Monday, September 1

It's My Party and I'll Cry if I Want To

Watching "Gustav" makes me, of course, remember "Andrew" 16 years ago.

I've written here before that I lost pretty much ev
erything I owned to Andrew: all of it drenched when my home's roof peeled away during the storm. When I made it back to the house (climbing over tree limbs the last quarter-mile because I couldn't get my car any closer) I found inches of rainwater covering everything. The few things I saved were either on shelves (a small TV, a microwave oven) or were impervious to water (glass paperweights, some files in a tightly-sealed cabinet).

In a way, I was very lucky: I didn't own my house, I rented it. After two or three trips to salvage what I could and meet with an insurance adjuster I was able to walk away and never look back.

Except to tell you this story about my landlord.

She was an ex-flight attendant for Eastern Airlines. She bought the house in the "Country Walk" neighborhood when she was single. Later she married an Eastern pilot, and together they bought a bigger house in Country Walk and got down to the business of raising a family, putting her smaller home up for rent. That's where I came in.

The two had a son--a darling little boy, about five, with curly blonde hair and a winning smile.
A shy, well-mannered young man.

AA--"After Andrew"--his mother told me the story of how the family weathered the storm.

I spent the night at the TV station. But my landlord and her husband decided to ride out Andrew at home. The child, seeing the warnings on TV and sensing something was up, turned to his mother for reassurance. She told him that a big wind was coming--that there would be a lot of rain--that the power might even go out. But she s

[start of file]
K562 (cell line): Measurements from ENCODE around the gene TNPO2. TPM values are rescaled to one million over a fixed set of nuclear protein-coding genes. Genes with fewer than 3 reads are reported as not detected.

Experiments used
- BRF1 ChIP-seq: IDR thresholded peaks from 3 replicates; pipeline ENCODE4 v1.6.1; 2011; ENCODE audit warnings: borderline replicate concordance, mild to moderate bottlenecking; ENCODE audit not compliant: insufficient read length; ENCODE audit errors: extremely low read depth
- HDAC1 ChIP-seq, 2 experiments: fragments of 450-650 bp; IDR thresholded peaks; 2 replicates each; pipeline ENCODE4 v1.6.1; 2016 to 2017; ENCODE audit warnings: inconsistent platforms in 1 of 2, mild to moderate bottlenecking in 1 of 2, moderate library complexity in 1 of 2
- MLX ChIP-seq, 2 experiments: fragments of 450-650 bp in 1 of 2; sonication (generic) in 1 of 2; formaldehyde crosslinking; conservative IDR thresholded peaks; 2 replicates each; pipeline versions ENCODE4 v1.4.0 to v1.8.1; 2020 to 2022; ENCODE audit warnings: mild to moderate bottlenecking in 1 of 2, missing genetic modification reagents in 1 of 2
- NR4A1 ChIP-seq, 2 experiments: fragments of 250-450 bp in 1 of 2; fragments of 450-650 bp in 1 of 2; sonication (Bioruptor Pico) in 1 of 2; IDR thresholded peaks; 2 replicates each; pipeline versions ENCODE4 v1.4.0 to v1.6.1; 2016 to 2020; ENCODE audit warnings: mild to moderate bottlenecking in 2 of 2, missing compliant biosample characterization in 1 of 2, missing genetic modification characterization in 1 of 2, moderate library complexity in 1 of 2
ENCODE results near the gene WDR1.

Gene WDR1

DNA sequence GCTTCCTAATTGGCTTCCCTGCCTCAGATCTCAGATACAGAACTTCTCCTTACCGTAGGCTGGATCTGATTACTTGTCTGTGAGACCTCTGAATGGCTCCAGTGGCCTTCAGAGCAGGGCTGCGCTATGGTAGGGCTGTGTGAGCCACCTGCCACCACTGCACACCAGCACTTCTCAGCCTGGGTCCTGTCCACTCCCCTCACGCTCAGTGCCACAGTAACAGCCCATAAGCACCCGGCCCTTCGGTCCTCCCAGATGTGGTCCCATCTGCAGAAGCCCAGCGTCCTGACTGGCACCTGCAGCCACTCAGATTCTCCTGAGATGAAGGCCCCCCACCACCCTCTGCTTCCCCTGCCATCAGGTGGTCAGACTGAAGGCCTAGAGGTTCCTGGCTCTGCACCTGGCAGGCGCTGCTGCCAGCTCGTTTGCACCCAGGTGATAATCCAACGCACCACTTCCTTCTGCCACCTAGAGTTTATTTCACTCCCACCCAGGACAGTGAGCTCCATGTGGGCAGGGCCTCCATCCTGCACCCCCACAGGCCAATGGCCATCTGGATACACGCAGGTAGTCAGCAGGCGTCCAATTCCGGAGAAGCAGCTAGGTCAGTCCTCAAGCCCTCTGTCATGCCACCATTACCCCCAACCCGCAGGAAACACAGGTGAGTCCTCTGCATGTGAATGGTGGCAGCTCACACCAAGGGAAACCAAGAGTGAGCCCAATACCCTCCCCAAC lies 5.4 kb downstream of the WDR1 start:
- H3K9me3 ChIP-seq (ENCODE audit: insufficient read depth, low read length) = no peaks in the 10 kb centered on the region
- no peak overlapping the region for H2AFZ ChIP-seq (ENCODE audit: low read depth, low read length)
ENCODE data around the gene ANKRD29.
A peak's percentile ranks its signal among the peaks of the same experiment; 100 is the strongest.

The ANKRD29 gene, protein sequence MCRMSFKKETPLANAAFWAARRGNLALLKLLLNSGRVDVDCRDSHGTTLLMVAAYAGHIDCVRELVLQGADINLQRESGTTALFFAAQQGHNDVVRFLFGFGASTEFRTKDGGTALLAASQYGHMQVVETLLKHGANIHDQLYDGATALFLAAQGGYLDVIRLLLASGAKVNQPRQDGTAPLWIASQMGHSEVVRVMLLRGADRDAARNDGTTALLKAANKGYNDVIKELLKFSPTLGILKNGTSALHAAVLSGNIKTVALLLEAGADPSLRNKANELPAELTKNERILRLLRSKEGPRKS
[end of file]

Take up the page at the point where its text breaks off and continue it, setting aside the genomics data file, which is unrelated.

aid a neighbor family and their little boy were coming over, and they'd have a party while the storm passed.

Some party.
At the height of the storm the two families found themselves huddled under mattresses in the bathroom while the roof of the home blew off and they hugged each other--literally for dear life.

They survived drenched, exhausted, but alive!

My landlord later told me that for several hours after the storm passed, that little boy never said a word. He was in shock. But there was nothing that could be done, no place to go for help, no way to get there (their cars were buried under debris), no light, no power, only the food and water they had set aside.

When the boy finally did speak, his first words w
ere, "Mommy, I didn't want my party to be like that."

No one did, son.
No one did.

Every home in Country Walk suffered major damage. Roughly a third were destroyed or left uninhabitable. The last time I saw my old home it was a concrete pad, waiting for construction workers to start all over.

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